How the Yuzpe method acts as an abortifacient

The mechanism(s) of action of the Yuzpe method of pre-implantation birth regulation have been the subject of research since the mid-1980s. A review of published papers indicates a consistent reference to a direct inhibitory effect on the proper development of the endometrium. As a consequence, implantation of the 5-6 day old human embryo is frequently blocked.

Illustrating this point was work by Kubba and co-workers (1986), who observed that the correct levels of natural, ovarian produced estrogen and progesterone are indispensable to the proper development of the endometrium to a stage that is compatible with blastocyst implantation. They further noted that the endometrium must be at the secretory phase of development for proper implantation, and theorised that a high dose of a progestin may disrupt this necessary development. Importantly, they named levonorgestrel as responsible for the retardation in endometrial growth.(1)

Supportive research was also reported by Rowlands and co-workers (1986), who found that the Yuzpe method works "at the endometrial level and operates before implantation." (2) More precisely, Rabone (1990) determined that 'Yuzpe' caused a 'desynchronisation' in the development of the endometrium, rendering implantation improbable. (3) Grou (1994), Harper (1995), the American Food and Drug Administration (1997), Trussell (1999), and Wellbery (2000) have all reported similarly. (4) (5) (6) (7) (8)

The American Food and Drug Administration's (FDA) product information for Preven™, a branded version of the Yuzpe method, lists three ways this product could work: delayed or prevented ovulation, changes to the viscosity of cervical mucus or it "may produce changes in the lining of the womb (uterus)." (9)

A research paper by Raymond et al (2000)(10) reported that the Yuzpe method had a statistically significant impact on 5 key characteristics of implantation, including a reduced endometrial thickness and an increase in estrogen receptors (the level should be decreasing for implantation), but no change in the levels of other uterine receptivity markers such as integrins or glycodelin when a control and treatment cycle in the same women was compared.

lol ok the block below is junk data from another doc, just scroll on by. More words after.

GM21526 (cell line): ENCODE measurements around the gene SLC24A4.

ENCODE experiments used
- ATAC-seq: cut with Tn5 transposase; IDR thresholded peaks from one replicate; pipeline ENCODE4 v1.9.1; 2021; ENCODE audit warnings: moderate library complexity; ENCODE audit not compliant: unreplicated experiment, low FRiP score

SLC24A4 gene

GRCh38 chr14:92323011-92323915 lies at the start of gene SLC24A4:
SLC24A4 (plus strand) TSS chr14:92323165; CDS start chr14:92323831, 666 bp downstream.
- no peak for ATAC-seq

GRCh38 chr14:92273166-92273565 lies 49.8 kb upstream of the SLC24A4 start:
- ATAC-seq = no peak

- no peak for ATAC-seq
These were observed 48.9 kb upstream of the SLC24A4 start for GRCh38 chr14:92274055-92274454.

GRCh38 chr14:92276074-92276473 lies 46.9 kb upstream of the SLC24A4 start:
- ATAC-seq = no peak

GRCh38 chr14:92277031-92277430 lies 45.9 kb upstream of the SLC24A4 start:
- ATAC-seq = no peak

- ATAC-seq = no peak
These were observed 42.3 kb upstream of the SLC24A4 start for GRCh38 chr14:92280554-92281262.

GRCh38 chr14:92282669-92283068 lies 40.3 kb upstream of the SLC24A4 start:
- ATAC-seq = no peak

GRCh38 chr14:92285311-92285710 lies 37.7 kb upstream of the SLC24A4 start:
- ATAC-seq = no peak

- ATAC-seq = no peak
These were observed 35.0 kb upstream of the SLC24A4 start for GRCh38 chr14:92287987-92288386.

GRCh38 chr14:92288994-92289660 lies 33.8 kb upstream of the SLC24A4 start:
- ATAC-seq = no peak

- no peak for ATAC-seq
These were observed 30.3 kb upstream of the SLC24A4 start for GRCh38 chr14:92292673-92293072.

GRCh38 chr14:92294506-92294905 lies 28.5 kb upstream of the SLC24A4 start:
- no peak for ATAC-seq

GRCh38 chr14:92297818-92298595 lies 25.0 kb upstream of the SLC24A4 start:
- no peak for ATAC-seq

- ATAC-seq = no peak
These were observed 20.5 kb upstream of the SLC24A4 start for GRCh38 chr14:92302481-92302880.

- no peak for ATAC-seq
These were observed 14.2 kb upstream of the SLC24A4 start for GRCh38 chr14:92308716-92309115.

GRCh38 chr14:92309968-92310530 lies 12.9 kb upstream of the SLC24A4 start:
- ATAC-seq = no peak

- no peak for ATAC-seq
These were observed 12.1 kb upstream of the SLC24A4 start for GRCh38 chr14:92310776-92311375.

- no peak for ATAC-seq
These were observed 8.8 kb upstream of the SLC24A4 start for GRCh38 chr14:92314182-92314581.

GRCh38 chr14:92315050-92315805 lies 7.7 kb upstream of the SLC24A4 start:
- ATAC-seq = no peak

Raymond also reported an increase in oestrogen levels, which could have an anti-implantation action, because a decrease oestrogen level has been shown to improve uterine receptivity.

The authors also noted that "our results leave a puzzling gap in our understanding of the mechanism of action of this therapy ... in order for the Yuzpe regimen to be able to prevent 75% of expected pregnancies ... perhaps the (Yuzpe) regimen affects endometrial function in ways undetectable by the tests we chose to perform ..." (11)

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(1) Kubba AA, White JO, Guillebaud J, Elder M. The biochemistry of human endometrium after two regimens of postcoital contraception: a dl-norgestrel/ethinylestradiol combination or danazol. Fert Steril 1986; 45:512-516

(2) Rowlands S, Kubba AA, Guillebaud J, Bounds W. A possible mechanism of danazol and ethinyl estradiol/norgestrel combination used as postcoital contraceptive agents. Contraception. 1986; 33; 539-545

(3) Rabone D. Postcoital contraception - coping with the morning after. Current Therapeutics 1990 January pp 45-49

(4) Grou F, Rodrigues I. The morning-after pill - how long after? Amer J Obstet Gynecol 1994; 171:1529-1534 "... the modification of the endometrium is probably the main mechanism of action of the morning-after pill. Most of the researchers attempting to understand how the morning-after pill works supports this view."

(5) Harper C, Ellerston C. Knowledge and perceptions of emergency contraceptive pills among a college-age population: a qualitative approach. Fam Plan Perspectives 1995; 27:149-154. "Emergency contraceptive pills, also known as morning-after pills, are a postcoital hormonal treatment that appears to inhibit implantation of the fertilized ovum."

(6) Kessler DA. Commissioner of Food and Drugs. pp.8609-8612 "Emergency contraceptive pills are not effective if the woman is pregnant; they act by delaying or inhibiting ovulation, and/or altering tubal transport of sperm and/or ova (thereby inhibiting fertilization), and/or altering the endometrium (thereby inhibiting implantation)."

(7) Trussell J, Raymond E. Statistical effectiveness about the mechanism of action of the Yuzpe regimen of emergency contraception. Obstet Gynecol 1999; 93:872-876 "...the best information currently available indicates that the Yuzpe regimen could not be as effective as it appears to be if it only worked by preventing or delaying ovulation."

(8) Wellbery C. Emergency Contraception. Arch Fam Med 2000; 9:642-64: "Thus, numerous factors, including prevention of implantation, may play a role (in the Yuzpe method)."

(9) Do search for Preven. See p.19

(10) Raymond EG, Lovely LP, Chen-Mok M et al. Effect of the Yuzpe regimen of emergency contraception on markers of endometrial receptivity. Hum Reprod. 2000;15(11):2351-2355

(11) Ibid, p. 2354